iOS 17.2 reveals the ability for iPhone to install applications from outside

by nativetechdoctor

Apple has always disagreed with allowing iPhones to install apps outside the App Store, but the company may soon have to comply with European regulations if it wants to continue doing business in this market.

iOS is famous for being a closed operating system that does not allow users to install applications from parties other than the App Store onto the device, while Google has allowed Android to do so for a long time. Apple believes that uncontrolled software from its application store may contain malicious code or many security errors, so it is best to prevent this to avoid risks.

Another reason why “Apple” does not allow developers to put iOS applications in a third software store is to avoid commissions of up to 30% for each user’s spending on the program or purchase. from the App Store. users Because the App Store is the only place where iOS can download software to their devices, developers have had no choice but to pay the “Apple tax”.

However, according to the Market Act (DMA) of the European Union (EU), mobile device users must be allowed to install applications from software stores provided by third parties.

In early 2023, Bloomberg writer Mark Gurman revealed that Apple will allow the installation of external applications on the iPhone, but only limited to 27 markets that are members of the EU. Setting limits is intended to minimize the risk of spreading malware, and at the same time provide the company with actual data about the ability to open installation rights outside the App Store in other markets before deciding.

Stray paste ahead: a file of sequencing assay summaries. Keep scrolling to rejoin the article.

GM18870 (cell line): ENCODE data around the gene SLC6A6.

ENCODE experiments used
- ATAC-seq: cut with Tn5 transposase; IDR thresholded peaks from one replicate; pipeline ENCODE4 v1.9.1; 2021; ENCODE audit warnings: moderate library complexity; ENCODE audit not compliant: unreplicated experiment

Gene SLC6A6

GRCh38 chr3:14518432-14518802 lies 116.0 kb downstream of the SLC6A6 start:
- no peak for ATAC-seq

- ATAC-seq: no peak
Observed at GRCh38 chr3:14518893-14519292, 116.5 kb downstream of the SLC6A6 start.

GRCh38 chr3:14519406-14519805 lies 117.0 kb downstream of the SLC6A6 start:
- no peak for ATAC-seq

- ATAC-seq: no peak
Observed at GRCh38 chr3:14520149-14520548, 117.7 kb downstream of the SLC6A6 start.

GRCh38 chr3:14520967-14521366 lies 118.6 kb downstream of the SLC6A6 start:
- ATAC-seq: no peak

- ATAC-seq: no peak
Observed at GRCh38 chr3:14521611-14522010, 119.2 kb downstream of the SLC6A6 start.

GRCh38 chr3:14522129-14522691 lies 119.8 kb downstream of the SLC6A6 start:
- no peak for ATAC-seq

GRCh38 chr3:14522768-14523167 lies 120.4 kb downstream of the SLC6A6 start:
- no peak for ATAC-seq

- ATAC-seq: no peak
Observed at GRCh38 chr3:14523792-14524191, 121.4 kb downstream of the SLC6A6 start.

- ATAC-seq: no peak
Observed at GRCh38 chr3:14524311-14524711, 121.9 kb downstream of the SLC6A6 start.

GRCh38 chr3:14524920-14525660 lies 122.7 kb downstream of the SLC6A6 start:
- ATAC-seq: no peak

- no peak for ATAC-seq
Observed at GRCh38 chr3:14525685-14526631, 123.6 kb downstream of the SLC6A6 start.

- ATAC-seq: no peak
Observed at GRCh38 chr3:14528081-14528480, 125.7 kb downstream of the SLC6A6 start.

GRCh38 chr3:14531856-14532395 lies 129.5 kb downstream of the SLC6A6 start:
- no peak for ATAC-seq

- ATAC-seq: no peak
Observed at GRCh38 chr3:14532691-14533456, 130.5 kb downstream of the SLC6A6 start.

latest discovery In 9to5Mac 17.2 programming code, the iOS shows the possibility that the iPhone will open the right to install external applications on the device, so developers can create their software store. In addition, information about market limits was also found – which proves that Apple is forced to comply with the DMA.

The latest time to meet the requirements of the DMA is March 2024, but observers believe that CEO Tim Cook and his team will find every way to prevent having to comply with the DMA to “open up” iOS, including within the EU.

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